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The Grapes of Wrath- Final Assessment Questions.

  1. Early on in The Grapes of Wrath, the female characters are often described as “cautious” and “quiet,” tending to leave the men alone “to figure and to wonder in the dust.” But later in the novel, female characters seem to become more active and assertive. What, if anything, do these changes tell us about the role of gender in The Grapes of Wrath?

  2. In one of the most memorable passages in the novel, Steinbeck’s narrator laments the circumstances in which when a “crop grew, and was harvested, no man had crumbled a hot clod in his fingers and let the earth sift past his fingertips. No man had touched the seed, or lusted for the growth. Men ate what they had not raised, had no connection with the bread.”   Why did Steinbeck seem to think this mattered, and was he right to think so?

  3. What should we make of the narrator’s description of the turtle in chapter three of The Grapes of Wrath? Is this just an interlude, or does the description have some greater significance in the novel?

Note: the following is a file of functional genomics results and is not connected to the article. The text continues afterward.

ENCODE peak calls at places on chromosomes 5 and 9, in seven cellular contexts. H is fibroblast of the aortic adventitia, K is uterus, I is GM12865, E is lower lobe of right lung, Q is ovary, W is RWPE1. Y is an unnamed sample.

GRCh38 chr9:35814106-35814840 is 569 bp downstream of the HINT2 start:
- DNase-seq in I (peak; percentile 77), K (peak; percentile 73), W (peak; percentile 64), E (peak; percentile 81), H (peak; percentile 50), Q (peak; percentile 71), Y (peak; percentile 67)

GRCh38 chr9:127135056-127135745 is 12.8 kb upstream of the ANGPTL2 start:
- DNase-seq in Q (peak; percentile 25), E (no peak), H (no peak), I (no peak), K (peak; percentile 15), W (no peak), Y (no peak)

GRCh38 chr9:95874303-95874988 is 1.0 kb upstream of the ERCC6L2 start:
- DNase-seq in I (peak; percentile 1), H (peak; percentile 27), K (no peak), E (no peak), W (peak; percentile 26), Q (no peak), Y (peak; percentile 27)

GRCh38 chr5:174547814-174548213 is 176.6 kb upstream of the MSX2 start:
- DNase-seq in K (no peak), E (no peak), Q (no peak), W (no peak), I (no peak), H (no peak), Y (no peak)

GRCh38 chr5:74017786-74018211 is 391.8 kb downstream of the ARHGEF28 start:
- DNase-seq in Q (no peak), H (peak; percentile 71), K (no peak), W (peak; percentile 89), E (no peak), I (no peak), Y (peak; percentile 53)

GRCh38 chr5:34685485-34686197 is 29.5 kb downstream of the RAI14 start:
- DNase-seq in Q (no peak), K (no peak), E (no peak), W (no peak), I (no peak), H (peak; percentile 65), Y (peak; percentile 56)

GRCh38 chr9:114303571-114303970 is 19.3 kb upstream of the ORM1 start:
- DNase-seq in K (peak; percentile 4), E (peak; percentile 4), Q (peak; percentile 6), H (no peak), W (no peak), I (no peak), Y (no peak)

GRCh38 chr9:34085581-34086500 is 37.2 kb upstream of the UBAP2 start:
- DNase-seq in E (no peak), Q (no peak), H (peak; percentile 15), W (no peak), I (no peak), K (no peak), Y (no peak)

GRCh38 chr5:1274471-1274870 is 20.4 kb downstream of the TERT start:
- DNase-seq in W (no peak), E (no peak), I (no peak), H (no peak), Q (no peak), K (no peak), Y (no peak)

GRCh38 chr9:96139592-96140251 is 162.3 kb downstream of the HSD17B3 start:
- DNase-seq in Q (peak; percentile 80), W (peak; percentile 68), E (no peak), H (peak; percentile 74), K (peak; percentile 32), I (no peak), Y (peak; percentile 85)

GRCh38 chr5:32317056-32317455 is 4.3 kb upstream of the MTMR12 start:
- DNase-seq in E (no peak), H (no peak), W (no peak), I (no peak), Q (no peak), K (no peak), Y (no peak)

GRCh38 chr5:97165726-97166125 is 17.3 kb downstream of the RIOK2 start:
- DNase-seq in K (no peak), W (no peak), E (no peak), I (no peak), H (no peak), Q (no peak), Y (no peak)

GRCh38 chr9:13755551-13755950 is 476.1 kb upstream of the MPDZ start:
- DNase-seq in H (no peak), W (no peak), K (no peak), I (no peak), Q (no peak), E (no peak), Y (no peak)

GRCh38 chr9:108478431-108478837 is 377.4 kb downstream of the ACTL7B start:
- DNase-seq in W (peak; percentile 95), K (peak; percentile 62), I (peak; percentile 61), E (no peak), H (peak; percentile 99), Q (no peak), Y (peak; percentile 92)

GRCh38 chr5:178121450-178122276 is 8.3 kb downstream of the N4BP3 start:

4. Highway 66 (U.S. Route 66) was an official part of the US Highway System from 1926 to 1985. Steinbeck calls it the “main migrant road,” on which the people “in flight from the terror behind” had “strange things happen to them, some bitterly cruel and some so beautiful that the faith is refired forever.” Does anything “beautiful” in this sense ever happen to any members of the Joad family?

  5. What, if anything, is so special about Jim Casy in The Grapes of Wrath? In particular, do Casy’s actions in Chapter 20 of the novel, in which he takes responsibility for others’ wrongdoing really make-up for everything else he has been and done in the novel up to that point?

  6. Midway through Chapter 26, Casy reports on the opinion of a certain “fella in jail” who argued that “ever’ time they’s a...